Seeing that Google+ is approving mononyms for some (Original Sai, on the construction of names Additional Post) but not for others (Original Stilgherrian Post Update post ).

I decided to go in and change my profile basically back to what it was before all this started.  I put a  ( . ) dot in the last name field.  In my original version of my google proflile my last name was a * and when they said that was not acceptable I put my last name as my online handle “Identity Woman”.

[Read more…]

Google+ Suspension saga continues

I get this e-mail from them. You know, I wish they would use their “real name” when they talked to me. Being stuck inside a bureaucratic system – Kafkaesque.

On Aug 9, 2011, at 10:40 AM, Google Profiles Support wrote:

On Aug 9, 2011, at 10:40 AM, Google Profiles Support wrote:

Hi,

Thank you for your appeal. It seems that we are unable to pull up your Google Profile with this Email. Please reply back with the Email and the Profile URL associated  with your Google Profile, so that we may further continue the review of your name appeal.

Sincerely,

The Google Profiles Support Team

 

Dear Google,

[Read more…]

Identity Woman Google+ Suspension Update

I checked in today …to see if I had been let out of Google+ prison. Was my profile free to speak with the rest of the prisoners or not?

Apparently not. Now I am being informed that “business accounts” will be available soon.

This is my personal  handle on account that is related to the professional side of my life. I only use my google gmail account to subscribe to PROFESSIONAL NEWSLETTERS.  So anyone seeing my g-mail address it’s “identitywoman@gmail.com” does so on a professional context.

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The Trouble with Trust, & the case for Accountability Frameworks for NSTIC

There are many definitions of trust, and all people have their own internal perspective on what THEY trust.

As I outline in this next section, there is a lot of meaning packed into the word “trust” and it varies on context and scale. Given that the word trust is found 97 times in the NSTIC document and that the NSTIC governing body is going to be in charge of administering “trust marks” to “trust frameworks” it is important to review its meaning.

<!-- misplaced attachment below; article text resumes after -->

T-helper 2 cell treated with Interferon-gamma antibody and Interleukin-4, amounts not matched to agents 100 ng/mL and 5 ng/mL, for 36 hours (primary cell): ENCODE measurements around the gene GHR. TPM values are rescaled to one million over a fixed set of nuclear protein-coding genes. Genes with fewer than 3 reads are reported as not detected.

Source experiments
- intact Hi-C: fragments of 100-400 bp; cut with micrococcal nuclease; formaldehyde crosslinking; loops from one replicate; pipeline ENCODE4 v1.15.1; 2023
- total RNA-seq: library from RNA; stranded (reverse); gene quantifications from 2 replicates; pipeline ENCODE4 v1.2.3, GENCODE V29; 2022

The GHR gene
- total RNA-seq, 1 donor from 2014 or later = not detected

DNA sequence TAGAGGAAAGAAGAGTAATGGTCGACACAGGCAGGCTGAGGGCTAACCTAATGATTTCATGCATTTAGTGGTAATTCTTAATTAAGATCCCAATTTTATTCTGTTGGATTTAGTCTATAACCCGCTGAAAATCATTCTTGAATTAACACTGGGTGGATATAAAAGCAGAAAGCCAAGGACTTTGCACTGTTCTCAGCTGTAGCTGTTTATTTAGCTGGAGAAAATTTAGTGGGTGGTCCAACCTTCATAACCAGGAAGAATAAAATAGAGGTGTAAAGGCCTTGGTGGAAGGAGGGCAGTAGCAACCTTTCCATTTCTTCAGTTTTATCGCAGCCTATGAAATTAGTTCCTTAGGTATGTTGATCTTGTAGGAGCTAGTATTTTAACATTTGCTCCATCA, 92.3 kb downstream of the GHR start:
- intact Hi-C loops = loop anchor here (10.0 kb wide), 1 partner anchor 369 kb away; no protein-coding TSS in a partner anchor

I can get behind this statement: There is an emergent property called trust, and if NSTIC is successful, trust on the web would go up, worldwide.

However, the way the word “trust” is used within the NSTIC document, it often includes far to broad a swath of meaning.

When spoken of in every day conversation trust is most often social trust.

[Read more…]

NSTIC Response by Identity Woman

Context for my response to the NSTIC Governance NOI

Table of Contents to Blog Posts of My Response

My Complete Response in PDF form Kaliya-NSTIC-NOI

Introductory Letter of the Response.

Context for my NSTIC NOI response

I surprised myself when writing my response to the NSTIC (National Strategy for Trusted Identities in Cyberspace)  Governance NOI (Notice of Inquiry).  I wasn’t sure exactly what I was going to say because the questions seemed like they were way ahead of where they should be interms of where things were.  I decided to begin by sharing important Context, Frames and Terms that were important before getting to the Questions of Governance and what should be done now.

I began with the word Ecosystem – what it meant and that a system was at the heart of this strategy not something simple or easily actionable.

I touched on the history of the Identity Community and how much conversation and intensive dialogue happened amongst that early community to get to a place where collaboration was natural and “easy”. A huge amount of effort went into developing shared language and understanding then and this is needed once again.  The range of self identified stakeholders for NSTIC is quite large (the range of not self identified stakeholders it could be said is everyone on the planet or at least all those with a digital connection (via phone or interent).